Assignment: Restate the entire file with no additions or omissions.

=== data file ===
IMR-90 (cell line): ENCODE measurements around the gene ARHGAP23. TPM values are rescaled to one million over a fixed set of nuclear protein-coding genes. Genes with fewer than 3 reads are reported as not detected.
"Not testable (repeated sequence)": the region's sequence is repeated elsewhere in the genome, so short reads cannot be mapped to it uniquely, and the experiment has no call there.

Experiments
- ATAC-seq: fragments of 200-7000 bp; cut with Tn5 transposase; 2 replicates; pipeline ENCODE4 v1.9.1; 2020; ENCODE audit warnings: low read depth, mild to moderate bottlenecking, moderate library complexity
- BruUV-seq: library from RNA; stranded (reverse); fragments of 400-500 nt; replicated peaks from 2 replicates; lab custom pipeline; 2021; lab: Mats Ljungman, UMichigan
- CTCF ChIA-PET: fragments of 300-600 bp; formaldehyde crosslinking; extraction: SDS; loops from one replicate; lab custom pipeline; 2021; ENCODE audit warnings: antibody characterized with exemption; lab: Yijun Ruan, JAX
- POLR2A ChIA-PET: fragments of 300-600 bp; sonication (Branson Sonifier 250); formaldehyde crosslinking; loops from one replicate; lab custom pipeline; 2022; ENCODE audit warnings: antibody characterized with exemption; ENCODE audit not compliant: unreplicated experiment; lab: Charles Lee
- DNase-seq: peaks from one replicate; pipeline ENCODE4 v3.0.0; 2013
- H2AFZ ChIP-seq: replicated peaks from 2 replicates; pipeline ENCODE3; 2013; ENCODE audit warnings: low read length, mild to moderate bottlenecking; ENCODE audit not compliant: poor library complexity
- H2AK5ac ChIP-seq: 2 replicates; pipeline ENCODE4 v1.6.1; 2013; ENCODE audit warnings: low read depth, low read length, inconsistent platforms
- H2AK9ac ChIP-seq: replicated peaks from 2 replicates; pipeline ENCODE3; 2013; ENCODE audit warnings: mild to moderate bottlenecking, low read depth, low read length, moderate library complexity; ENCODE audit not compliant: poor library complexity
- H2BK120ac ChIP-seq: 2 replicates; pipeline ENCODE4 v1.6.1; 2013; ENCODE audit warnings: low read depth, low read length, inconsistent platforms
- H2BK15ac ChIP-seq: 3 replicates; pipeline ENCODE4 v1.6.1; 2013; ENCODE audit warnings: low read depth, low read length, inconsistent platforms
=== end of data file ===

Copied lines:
IMR-90 (cell line): ENCODE measurements around the gene ARHGAP23. TPM values are rescaled to one million over a fixed set of nuclear protein-coding genes. Genes with fewer than 3 reads are reported as not detected.
"Not testable (repeated sequence)": the region's sequence is repeated elsewhere in the genome, so short reads cannot be mapped to it uniquely, and the experiment has no call there.

Experiments
- ATAC-seq: fragments of 200-7000 bp; cut with Tn5 transposase; 2 replicates; pipeline ENCODE4 v1.9.1; 2020; ENCODE audit warnings: low read depth, mild to moderate bottlenecking, moderate library complexity
- BruUV-seq: library from RNA; stranded (reverse); fragments of 400-500 nt; replicated peaks from 2 replicates; lab custom pipeline; 2021; lab: Mats Ljungman, UMichigan
- CTCF ChIA-PET: fragments of 300-600 bp; formaldehyde crosslinking; extraction: SDS; loops from one replicate; lab custom pipeline; 2021; ENCODE audit warnings: antibody characterized with exemption; lab: Yijun Ruan, JAX
- POLR2A ChIA-PET: fragments of 300-600 bp; sonication (Branson Sonifier 250); formaldehyde crosslinking; loops from one replicate; lab custom pipeline; 2022; ENCODE audit warnings: antibody characterized with exemption; ENCODE audit not compliant: unreplicated experiment; lab: Charles Lee
- DNase-seq: peaks from one replicate; pipeline ENCODE4 v3.0.0; 2013
- H2AFZ ChIP-seq: replicated peaks from 2 replicates; pipeline ENCODE3; 2013; ENCODE audit warnings: low read length, mild to moderate bottlenecking; ENCODE audit not compliant: poor library complexity
- H2AK5ac ChIP-seq: 2 replicates; pipeline ENCODE4 v1.6.1; 2013; ENCODE audit warnings: low read depth, low read length, inconsistent platforms
- H2AK9ac ChIP-seq: replicated peaks from 2 replicates; pipeline ENCODE3; 2013; ENCODE audit warnings: mild to moderate bottlenecking, low read depth, low read length, moderate library complexity; ENCODE audit not compliant: poor library complexity
- H2BK120ac ChIP-seq: 2 replicates; pipeline ENCODE4 v1.6.1; 2013; ENCODE audit warnings: low read depth, low read length, inconsistent platforms
- H2BK15ac ChIP-seq: 3 replicates; pipeline ENCODE4 v1.6.1; 2013; ENCODE audit warnings: low read depth, low read length, inconsistent platforms